Magnified view of methlycillin-resistant Staphlycoccus aureus. Image courtesy the Centers for Disease Control and Prevention.
Magnified view of methlycillin-resistant Staphlycoccus aureus (MRSA). Image courtesy the Centers for Disease Control and Prevention.

By Stephanie Soucheray

On Oct. 18 and 19, the North Carolina Environmental Justice Network will hold its 15th annual meeting in Whitakers to discuss unsafe agricultural practices in poor, rural and black communities across the state.

Magnified view of methlycillin-resistant Staphlycoccus aureus. Image courtesy the Centers for Disease Control and Prevention.
Magnified view of methlycillin-resistant Staphlycoccus aureus (MRSA). Image courtesy the Centers for Disease Control and Prevention.

While the NCEJN has been concerned with issues such as dumping, factory farms and clean water, Executive Director Gary Grant said that this year they’ll also be discussing agricultural illness in front of a government listening panel.

There’s good reason for concern.

Last month, UNC researchers published in the online journal PLoS One the results of a study, “Livestock-Associated Methicillin and Multidrug Resistant Staphylococcus aureus Is Present among Industrial, Not Antibiotic-Free Livestock Operation Workers in North Carolina.”

They found that factory-farm workers were much more likely to have colonized MRSA (present in nasal swabs) than workers who worked on antibiotic-free farms.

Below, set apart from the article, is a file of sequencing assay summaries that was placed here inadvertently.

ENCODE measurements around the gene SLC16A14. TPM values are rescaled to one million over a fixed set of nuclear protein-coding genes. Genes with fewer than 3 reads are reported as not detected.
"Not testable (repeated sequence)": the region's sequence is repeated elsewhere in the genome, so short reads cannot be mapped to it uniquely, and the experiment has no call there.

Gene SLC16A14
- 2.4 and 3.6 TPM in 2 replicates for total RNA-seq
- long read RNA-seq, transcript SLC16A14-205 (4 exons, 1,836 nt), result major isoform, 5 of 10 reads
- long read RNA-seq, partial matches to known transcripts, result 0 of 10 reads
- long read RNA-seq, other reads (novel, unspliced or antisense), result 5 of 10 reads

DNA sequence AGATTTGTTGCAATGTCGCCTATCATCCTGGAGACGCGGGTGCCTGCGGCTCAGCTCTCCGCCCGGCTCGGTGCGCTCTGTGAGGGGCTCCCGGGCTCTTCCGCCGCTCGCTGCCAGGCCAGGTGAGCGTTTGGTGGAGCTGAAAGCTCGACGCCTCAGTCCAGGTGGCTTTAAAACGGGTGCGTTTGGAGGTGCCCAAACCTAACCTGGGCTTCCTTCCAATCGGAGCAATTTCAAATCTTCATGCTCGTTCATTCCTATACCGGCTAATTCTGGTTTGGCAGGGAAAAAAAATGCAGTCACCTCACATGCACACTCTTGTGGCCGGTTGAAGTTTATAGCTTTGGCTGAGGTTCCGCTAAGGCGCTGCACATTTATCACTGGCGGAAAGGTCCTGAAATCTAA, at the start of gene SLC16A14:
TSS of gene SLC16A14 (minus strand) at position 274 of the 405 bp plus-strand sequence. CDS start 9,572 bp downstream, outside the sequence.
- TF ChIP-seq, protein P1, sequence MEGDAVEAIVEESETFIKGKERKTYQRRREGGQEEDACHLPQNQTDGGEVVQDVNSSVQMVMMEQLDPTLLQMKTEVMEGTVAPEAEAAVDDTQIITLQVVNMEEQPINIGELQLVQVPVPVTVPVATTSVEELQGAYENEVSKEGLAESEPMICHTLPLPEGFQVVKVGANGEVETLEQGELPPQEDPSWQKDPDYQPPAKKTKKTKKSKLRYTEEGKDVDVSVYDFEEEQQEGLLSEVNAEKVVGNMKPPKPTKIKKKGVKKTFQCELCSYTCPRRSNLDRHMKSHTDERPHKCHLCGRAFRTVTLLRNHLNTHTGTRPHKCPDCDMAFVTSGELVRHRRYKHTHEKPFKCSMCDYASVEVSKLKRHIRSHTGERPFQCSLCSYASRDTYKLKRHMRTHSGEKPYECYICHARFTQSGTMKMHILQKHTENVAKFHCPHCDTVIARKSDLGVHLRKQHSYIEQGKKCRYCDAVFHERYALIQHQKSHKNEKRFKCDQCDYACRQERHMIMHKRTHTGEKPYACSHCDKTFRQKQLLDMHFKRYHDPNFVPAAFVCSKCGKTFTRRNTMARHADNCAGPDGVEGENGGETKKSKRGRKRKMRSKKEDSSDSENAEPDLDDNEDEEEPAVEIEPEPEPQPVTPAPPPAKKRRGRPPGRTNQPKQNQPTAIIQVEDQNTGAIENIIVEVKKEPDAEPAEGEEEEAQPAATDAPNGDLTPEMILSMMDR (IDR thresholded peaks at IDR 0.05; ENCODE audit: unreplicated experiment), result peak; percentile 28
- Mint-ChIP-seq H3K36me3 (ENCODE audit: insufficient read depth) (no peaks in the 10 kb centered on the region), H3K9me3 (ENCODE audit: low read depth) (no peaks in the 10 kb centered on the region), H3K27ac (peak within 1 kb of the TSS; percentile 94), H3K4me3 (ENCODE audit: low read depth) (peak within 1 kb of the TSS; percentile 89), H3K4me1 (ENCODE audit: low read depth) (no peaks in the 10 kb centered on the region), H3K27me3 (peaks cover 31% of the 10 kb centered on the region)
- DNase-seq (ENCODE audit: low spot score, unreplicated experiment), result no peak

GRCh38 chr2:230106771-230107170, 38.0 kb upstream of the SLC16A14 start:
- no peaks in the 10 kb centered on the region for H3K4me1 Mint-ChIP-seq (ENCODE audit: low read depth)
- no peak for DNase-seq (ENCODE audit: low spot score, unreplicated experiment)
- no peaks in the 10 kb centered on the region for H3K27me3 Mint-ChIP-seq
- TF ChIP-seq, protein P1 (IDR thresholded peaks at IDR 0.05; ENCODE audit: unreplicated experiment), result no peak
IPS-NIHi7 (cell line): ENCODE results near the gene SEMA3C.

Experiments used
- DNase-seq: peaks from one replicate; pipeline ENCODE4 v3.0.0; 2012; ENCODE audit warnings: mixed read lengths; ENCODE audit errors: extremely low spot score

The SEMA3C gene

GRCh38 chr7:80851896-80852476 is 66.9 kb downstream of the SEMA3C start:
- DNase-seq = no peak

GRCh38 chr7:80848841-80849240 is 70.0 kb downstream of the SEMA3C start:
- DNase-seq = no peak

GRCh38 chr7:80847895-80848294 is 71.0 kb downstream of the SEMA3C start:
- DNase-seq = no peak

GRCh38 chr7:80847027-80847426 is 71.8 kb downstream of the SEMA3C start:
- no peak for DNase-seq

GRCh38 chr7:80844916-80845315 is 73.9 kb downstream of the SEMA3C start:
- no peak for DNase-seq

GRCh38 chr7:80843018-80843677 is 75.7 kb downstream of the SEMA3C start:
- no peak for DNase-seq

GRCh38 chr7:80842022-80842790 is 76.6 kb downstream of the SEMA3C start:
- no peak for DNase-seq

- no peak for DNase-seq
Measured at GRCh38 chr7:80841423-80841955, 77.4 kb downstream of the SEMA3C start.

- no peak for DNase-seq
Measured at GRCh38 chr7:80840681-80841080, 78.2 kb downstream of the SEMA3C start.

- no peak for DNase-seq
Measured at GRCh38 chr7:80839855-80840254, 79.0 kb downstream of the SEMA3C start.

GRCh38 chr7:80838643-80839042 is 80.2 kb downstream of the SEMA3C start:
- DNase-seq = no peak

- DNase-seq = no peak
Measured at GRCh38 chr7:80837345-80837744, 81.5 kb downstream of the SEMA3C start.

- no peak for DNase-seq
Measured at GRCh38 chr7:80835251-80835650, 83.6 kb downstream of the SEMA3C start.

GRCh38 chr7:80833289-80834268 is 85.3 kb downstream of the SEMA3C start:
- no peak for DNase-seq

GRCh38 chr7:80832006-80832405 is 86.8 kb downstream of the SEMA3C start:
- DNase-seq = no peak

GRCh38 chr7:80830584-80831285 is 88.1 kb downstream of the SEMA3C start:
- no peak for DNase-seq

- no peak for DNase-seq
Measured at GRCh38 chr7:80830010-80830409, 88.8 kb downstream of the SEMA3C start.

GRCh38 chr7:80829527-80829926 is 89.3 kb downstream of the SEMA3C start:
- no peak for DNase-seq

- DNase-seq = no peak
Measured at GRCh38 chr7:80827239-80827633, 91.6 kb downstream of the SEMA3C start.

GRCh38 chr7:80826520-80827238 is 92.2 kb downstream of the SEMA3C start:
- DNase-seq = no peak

Now a new study from John Hopkins University further describes the connection between factory farms and MRSA.

The study, “High-density livestock operations, crop field application of manure, and the risk of community-associated methicillin-resistant Staphylococcus aureus infection in Pennsylvania,” published this week in JAMA Internal Medicine, shows that there is an “environmental pathway” that MRSA follows in communities near high-density swine-production facilities.

hog spraying field
Aerial photo of a field near a hog CAFO on which animal waste is being sprayed, Duplin and Jones county, 2003. Photo courtesy Socially Responsible Agricultural Project, flickr creative commons

“We found that in a general population in Pennsylvania, people with a higher exposure to high-density swine production were at an increased risk of community-associated MRSA infection and skin and soft-tissue infection,” said Joan Casey, a lead author of the study. “This risk was about both the livestock operations where the animals live and about the crop fields where manure was spread.”

The John Hopkins study is the first to link factory farming to MRSA infection, not just colonization, and Casey said the UNC and JHU studies both suggest that these types of farming practices are bad for public health.

“While we did not demonstrate every step in the causal chain from farm to infection, we do believe that the association is plausible,” said Casey. “There is certainly an environmental pathway.”